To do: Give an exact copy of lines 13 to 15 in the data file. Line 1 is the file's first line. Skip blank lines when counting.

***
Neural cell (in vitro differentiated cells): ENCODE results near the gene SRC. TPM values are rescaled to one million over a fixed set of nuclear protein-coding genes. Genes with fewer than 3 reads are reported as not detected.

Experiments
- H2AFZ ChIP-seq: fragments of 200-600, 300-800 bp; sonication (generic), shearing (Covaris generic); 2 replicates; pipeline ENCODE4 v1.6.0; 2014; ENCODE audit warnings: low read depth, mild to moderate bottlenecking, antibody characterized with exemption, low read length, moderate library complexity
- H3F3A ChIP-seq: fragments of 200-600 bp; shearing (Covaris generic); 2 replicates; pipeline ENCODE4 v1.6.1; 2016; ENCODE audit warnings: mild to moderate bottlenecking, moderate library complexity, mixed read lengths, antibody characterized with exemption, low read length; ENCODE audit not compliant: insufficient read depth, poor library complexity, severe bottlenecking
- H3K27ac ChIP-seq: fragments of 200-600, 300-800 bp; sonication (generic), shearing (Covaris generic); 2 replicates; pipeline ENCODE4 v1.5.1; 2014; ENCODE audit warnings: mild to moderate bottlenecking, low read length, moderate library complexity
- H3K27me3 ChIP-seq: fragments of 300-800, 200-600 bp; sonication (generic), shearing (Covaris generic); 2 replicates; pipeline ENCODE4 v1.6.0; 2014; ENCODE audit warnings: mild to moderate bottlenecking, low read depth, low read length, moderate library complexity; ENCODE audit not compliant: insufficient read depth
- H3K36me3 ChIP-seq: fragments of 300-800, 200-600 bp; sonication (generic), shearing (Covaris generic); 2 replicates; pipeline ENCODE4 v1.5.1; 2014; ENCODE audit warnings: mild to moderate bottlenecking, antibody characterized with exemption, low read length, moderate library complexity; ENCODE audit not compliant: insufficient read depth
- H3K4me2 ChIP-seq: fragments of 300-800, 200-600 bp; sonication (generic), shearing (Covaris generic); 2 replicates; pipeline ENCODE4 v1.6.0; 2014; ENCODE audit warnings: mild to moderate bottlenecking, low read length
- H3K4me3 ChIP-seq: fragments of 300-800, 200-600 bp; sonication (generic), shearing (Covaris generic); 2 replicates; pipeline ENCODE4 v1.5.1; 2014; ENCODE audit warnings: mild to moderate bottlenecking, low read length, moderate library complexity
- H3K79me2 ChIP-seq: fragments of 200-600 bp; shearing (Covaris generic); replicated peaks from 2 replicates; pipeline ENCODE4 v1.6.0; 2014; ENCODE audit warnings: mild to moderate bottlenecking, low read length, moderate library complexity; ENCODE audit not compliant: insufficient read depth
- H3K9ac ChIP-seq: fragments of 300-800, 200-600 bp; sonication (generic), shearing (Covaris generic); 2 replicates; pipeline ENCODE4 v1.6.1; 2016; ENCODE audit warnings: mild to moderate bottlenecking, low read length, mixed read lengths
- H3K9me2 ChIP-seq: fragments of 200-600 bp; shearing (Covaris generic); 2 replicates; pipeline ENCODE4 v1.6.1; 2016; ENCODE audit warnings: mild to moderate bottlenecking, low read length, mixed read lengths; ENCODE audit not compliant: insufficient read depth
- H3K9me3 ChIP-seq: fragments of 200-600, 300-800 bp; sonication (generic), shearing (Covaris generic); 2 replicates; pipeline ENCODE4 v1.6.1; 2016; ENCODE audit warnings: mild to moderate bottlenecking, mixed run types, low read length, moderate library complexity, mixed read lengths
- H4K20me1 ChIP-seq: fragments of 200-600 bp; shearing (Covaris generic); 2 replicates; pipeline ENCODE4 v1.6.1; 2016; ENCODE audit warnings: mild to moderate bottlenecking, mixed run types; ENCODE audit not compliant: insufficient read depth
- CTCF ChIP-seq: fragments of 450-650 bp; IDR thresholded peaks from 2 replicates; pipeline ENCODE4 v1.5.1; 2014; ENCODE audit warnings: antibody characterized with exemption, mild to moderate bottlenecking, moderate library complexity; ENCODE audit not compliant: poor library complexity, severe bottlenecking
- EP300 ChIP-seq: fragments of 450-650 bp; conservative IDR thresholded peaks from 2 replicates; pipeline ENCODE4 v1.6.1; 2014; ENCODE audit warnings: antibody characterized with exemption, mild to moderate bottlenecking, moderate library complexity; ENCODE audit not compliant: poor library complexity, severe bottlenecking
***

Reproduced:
- H3K9me3 ChIP-seq: fragments of 200-600, 300-800 bp; sonication (generic), shearing (Covaris generic); 2 replicates; pipeline ENCODE4 v1.6.1; 2016; ENCODE audit warnings: mild to moderate bottlenecking, mixed run types, low read length, moderate library complexity, mixed read lengths
- H4K20me1 ChIP-seq: fragments of 200-600 bp; shearing (Covaris generic); 2 replicates; pipeline ENCODE4 v1.6.1; 2016; ENCODE audit warnings: mild to moderate bottlenecking, mixed run types; ENCODE audit not compliant: insufficient read depth
- CTCF ChIP-seq: fragments of 450-650 bp; IDR thresholded peaks from 2 replicates; pipeline ENCODE4 v1.5.1; 2014; ENCODE audit warnings: antibody characterized with exemption, mild to moderate bottlenecking, moderate library complexity; ENCODE audit not compliant: poor library complexity, severe bottlenecking